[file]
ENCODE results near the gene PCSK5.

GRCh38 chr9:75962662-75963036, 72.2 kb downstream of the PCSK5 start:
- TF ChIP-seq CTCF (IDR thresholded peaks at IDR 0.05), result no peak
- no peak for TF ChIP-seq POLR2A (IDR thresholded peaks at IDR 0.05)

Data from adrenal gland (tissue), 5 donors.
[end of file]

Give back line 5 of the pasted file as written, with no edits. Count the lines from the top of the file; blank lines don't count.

Data from adrenal gland (tissue), 5 donors.